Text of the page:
Two Days, One Night (2014)

Foreign film:
Jean-Pierre Dardenne and Luc Dardenne
Version:
Movie

Reviewed by:
Rating:
5
On February 13, 2015
Last modified:February 16, 2015

Summary:

Sandra, a depressed Belgian factory worker, must convince in 2 days 9 of her 16 fellow workers to vote to keep her, even though this means they lose a large bonus.

(French with English subtitles)

Rated PG-13. Running time: 1 hour 35 min.

Our content ratings (1-10): Violence 2; Language 1; Sex/Nudity 1.

Our star rating (1-5): 5

 Do nothing from selfish ambition or conceit, but in humility regard others as better than yourselves. Let each of you look not to your own interests, but to the interests of others.

Philippians 2:3-4

InCar
Sandra (shown with her husband & a daughter) has to convince 9 of her fellow workers to vote to retain her at the small factory, even though this means they will lose a bonus. (c) 2014) SunDance Selects

After watching so many bombastic tales in which a superhero struggles to save the world or the galaxy, it is refreshing to discover this story of a woman and her supportive husband struggling to save her job in the French-speaking section of Belgium. The stakes might be less cosmic than in a superhero epic, but the director/brothers Jean-Pierre Dardenne and Luc Dardenne create just as much suspense in regard to the outcome as you will find in any Marvel Comics movie.

If you enjoyed their delightful 2011 film about the friendship between an abandoned boy and a hairdresser, The Kid With a Bike, you will love this story exploring ethics and relationships among a group of blue collar workers.

Academy Award winner Marion Cotillard (who won for playing Edit Piaf in La Vie en Rose) eschews all signs of movie glamor as the working class Sandra Bya, victim of downsizing by Solwal, the small solar panel factory where she is employed. Because she had been off work for some time due to an illness, on a Friday she receives a phone call from her best friend Juliette (Catherine Salee) giving her the bad news about a vote in which co-workers voted 13 to 3 to terminate her. The factory foreman Jean-Marc has taken a dislike to her. When their company faces a severe budget crunch, he turns the other workers against her and urges them to vote her out.

Sandra rushes to the plant to convince the plant manager M. Dumont (Baptiste Sornin) to hold another vote on the basis that Jean-Marc had stacked the deck against her. He agrees, and so Sandra has until Monday morning to turn the tide. It is a daunting task, working against the clock to reach her scattered workmates. It is also a necessary one, because she and her husband and their two daughters have just moved off the dole and out of public housing into a comfortable apartment, and even own a car. Without her income, they will fall back into poverty.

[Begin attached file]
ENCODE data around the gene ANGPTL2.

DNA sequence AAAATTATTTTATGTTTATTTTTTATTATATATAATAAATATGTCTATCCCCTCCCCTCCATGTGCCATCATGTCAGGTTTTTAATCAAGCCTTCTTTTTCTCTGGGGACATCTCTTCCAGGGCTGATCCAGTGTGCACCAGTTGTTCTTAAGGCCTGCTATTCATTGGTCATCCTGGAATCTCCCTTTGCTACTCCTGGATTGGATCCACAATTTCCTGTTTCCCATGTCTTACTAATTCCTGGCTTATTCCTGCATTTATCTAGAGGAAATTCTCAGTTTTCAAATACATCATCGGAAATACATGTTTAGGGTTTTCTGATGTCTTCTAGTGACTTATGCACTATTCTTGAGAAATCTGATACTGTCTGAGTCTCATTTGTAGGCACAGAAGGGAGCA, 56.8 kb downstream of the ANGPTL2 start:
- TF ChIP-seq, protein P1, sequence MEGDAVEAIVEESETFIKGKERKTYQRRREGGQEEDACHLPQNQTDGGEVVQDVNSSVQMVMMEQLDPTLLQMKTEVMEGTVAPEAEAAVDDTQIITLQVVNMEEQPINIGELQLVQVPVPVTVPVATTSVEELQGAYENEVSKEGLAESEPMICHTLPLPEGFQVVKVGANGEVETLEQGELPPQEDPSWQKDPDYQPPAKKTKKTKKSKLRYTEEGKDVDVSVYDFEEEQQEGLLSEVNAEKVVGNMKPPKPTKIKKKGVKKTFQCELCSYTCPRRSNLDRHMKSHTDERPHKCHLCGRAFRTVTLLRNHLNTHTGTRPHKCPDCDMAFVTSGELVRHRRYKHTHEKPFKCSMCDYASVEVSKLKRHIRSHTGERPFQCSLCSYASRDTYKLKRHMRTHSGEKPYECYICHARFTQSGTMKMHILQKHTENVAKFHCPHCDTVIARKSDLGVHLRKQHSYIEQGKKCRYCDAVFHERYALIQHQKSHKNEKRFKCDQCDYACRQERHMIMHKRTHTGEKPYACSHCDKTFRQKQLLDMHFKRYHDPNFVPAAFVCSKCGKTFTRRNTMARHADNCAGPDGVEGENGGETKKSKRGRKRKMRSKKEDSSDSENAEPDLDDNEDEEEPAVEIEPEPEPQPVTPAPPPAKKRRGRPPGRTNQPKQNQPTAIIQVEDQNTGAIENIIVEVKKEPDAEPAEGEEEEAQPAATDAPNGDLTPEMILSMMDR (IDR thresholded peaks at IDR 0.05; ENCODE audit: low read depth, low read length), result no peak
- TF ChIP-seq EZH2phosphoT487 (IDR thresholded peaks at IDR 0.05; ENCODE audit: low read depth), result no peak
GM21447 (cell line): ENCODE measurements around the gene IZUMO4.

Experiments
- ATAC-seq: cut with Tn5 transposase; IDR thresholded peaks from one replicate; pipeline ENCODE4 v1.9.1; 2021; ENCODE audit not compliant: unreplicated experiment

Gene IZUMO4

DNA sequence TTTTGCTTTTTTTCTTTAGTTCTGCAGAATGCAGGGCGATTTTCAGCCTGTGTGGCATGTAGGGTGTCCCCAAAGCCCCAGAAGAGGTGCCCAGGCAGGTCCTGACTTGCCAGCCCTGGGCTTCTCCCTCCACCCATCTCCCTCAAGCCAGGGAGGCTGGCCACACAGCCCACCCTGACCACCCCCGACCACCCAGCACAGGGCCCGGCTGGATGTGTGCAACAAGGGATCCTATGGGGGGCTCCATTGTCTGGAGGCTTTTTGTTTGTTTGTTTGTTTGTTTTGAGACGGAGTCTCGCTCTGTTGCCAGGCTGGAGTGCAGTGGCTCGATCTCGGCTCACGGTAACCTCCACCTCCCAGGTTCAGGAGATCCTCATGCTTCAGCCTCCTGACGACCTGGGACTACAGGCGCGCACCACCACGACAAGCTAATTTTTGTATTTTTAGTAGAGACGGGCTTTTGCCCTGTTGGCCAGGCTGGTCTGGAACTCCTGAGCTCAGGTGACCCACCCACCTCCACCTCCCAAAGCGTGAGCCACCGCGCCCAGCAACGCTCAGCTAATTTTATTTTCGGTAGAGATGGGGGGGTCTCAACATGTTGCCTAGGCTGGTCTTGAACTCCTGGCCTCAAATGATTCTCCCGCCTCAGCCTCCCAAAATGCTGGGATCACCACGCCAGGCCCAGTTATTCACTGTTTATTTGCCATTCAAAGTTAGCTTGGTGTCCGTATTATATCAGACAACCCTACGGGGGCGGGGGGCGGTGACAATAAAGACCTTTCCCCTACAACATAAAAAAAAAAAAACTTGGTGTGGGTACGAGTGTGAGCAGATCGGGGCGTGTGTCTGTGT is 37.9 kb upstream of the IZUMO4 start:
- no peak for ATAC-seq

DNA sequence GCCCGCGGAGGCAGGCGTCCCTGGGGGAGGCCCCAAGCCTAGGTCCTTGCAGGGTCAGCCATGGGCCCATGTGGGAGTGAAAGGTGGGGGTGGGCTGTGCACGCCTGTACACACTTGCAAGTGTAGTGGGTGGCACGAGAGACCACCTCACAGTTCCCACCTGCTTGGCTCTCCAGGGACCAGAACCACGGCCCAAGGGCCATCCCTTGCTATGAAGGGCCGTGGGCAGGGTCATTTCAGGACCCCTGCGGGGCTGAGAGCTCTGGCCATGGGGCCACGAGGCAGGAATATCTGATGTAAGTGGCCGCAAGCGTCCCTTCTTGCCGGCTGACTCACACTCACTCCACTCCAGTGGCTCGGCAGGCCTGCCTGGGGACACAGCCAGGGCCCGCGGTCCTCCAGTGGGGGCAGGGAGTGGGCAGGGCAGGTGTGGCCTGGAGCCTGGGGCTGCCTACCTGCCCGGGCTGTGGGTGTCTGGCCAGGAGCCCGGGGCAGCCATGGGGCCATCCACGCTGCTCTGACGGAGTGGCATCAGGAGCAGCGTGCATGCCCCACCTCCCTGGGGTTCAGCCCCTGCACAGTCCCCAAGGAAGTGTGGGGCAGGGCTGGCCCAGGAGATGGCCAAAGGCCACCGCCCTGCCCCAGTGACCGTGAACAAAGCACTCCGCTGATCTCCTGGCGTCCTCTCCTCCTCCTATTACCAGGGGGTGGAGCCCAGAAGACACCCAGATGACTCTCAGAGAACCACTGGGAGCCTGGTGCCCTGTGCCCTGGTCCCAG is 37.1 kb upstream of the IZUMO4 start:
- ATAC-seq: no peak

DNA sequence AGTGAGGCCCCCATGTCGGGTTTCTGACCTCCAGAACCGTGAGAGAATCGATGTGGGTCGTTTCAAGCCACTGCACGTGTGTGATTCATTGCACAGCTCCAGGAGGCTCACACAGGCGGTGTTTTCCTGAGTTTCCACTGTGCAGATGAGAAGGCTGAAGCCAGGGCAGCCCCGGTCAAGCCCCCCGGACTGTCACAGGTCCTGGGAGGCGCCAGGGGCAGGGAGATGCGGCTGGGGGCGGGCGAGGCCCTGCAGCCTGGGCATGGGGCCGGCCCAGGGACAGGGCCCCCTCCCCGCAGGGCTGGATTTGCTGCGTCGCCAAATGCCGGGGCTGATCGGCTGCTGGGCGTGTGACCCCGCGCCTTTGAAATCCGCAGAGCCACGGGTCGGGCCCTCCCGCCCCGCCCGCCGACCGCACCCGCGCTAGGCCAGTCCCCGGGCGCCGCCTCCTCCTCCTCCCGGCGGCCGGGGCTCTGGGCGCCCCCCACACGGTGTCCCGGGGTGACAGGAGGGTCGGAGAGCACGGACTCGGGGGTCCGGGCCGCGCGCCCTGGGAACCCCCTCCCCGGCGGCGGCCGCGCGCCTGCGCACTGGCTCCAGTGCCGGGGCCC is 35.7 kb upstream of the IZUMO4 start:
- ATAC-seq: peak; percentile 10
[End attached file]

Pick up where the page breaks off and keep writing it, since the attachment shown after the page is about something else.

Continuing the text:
Sandra is torn inwardly as she shyly approaches each of the workers, mostly face to face, and in a couple of cases, by phone. She apologizes for her intrusion into their private time, obviously not liking the prospect of their having to give up their substantial bonuses so that she can work. She offers no sob story about her little girls. And she never judges, never criticizes a “No” decision. She just asks that they put themselves in her shoes. She walks away with as much of her dignity as her troubled mind can retain, even when the answer is negative.

The workers’ reactions and reasons (if given—not all do) are as varied as the people. By the time that Sandra shows up on Monday morning, the tension and suspense are as great as in High Noon when we watched the minute hand of the clock approach vertical at “12.” The resolution turns out differently than expected, but in a way that lifts up characters and viewers alike. The film has great relevance for working class people in America, as well as in Belgium.

Do not let the prospect of reading subtitles keep you or your film group from this wonderful film. The Dardennes in their films exhibit such great respect for ordinary people forced by circumstances to cope with problems not of their own making. Sandra is not an earth shaker or reformer like Norma Rae or Joe Kenehan in Norma Rae or Matewan. She is just a wife and a mother trying to prevent her family from slipping back into poverty.

Most of the other workers also are shown wrestling with the moral dilemma of self-interest versus concern for others. Some of them are apparently like the American workers in a small facility who reportedly agreed to work part-time so that the beleaguered company would not have to lay anyone off. At the very end when Sandra must make a decision about a final offer, she shows what an ethical person she is. In an interview somewhere I read that the Dardennes have said that worker solidarity, as well as job security, was one of their themes in the film. They believe that we do not exist alone, but in relationship with others. Sandra and her good friend Juliette (as well as the faithful Manu) not only realize this, but also live it.

This review with a set of discussion questions will be in the March 2015 issue of Visual Parables.

Sandra, a depressed Belgian factory worker, must convince in 2 days 9 of her 16 fellow workers to vote to keep her, even though this means they lose a large bonus.

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